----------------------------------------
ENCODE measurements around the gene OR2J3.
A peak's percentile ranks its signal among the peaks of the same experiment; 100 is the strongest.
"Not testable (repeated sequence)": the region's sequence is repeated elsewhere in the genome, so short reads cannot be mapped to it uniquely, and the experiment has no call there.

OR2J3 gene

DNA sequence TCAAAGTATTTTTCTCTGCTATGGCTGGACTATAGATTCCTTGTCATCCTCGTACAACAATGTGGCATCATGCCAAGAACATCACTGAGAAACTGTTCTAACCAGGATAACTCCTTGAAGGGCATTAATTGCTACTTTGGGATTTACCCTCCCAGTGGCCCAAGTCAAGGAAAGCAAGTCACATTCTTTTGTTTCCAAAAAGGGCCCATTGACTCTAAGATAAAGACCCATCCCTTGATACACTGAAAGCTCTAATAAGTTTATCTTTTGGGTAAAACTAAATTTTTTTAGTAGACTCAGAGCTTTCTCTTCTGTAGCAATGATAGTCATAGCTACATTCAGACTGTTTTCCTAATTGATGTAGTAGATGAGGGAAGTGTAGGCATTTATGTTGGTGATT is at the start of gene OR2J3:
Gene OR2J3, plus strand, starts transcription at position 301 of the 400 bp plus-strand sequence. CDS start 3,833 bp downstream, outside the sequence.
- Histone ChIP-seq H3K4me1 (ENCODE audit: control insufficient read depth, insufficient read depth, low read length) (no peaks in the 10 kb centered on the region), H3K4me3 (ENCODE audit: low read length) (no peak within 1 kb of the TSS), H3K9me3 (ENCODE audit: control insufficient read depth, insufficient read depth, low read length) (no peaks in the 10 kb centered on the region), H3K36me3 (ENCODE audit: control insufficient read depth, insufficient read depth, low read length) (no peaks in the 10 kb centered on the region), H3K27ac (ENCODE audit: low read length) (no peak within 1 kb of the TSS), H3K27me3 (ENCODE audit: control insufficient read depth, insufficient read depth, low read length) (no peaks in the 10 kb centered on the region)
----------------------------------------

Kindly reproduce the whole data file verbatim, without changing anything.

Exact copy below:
ENCODE measurements around the gene OR2J3.
A peak's percentile ranks its signal among the peaks of the same experiment; 100 is the strongest.
"Not testable (repeated sequence)": the region's sequence is repeated elsewhere in the genome, so short reads cannot be mapped to it uniquely, and the experiment has no call there.

OR2J3 gene

DNA sequence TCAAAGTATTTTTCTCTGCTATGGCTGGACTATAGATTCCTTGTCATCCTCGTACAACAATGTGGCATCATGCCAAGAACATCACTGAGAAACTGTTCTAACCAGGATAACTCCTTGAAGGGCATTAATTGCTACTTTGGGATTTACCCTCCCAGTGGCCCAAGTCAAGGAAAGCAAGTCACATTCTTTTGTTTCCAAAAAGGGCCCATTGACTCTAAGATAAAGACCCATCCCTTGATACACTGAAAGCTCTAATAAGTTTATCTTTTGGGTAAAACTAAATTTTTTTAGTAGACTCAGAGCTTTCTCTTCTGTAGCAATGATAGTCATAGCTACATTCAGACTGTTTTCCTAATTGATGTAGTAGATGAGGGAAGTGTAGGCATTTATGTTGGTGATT is at the start of gene OR2J3:
Gene OR2J3, plus strand, starts transcription at position 301 of the 400 bp plus-strand sequence. CDS start 3,833 bp downstream, outside the sequence.
- Histone ChIP-seq H3K4me1 (ENCODE audit: control insufficient read depth, insufficient read depth, low read length) (no peaks in the 10 kb centered on the region), H3K4me3 (ENCODE audit: low read length) (no peak within 1 kb of the TSS), H3K9me3 (ENCODE audit: control insufficient read depth, insufficient read depth, low read length) (no peaks in the 10 kb centered on the region), H3K36me3 (ENCODE audit: control insufficient read depth, insufficient read depth, low read length) (no peaks in the 10 kb centered on the region), H3K27ac (ENCODE audit: low read length) (no peak within 1 kb of the TSS), H3K27me3 (ENCODE audit: control insufficient read depth, insufficient read depth, low read length) (no peaks in the 10 kb centered on the region)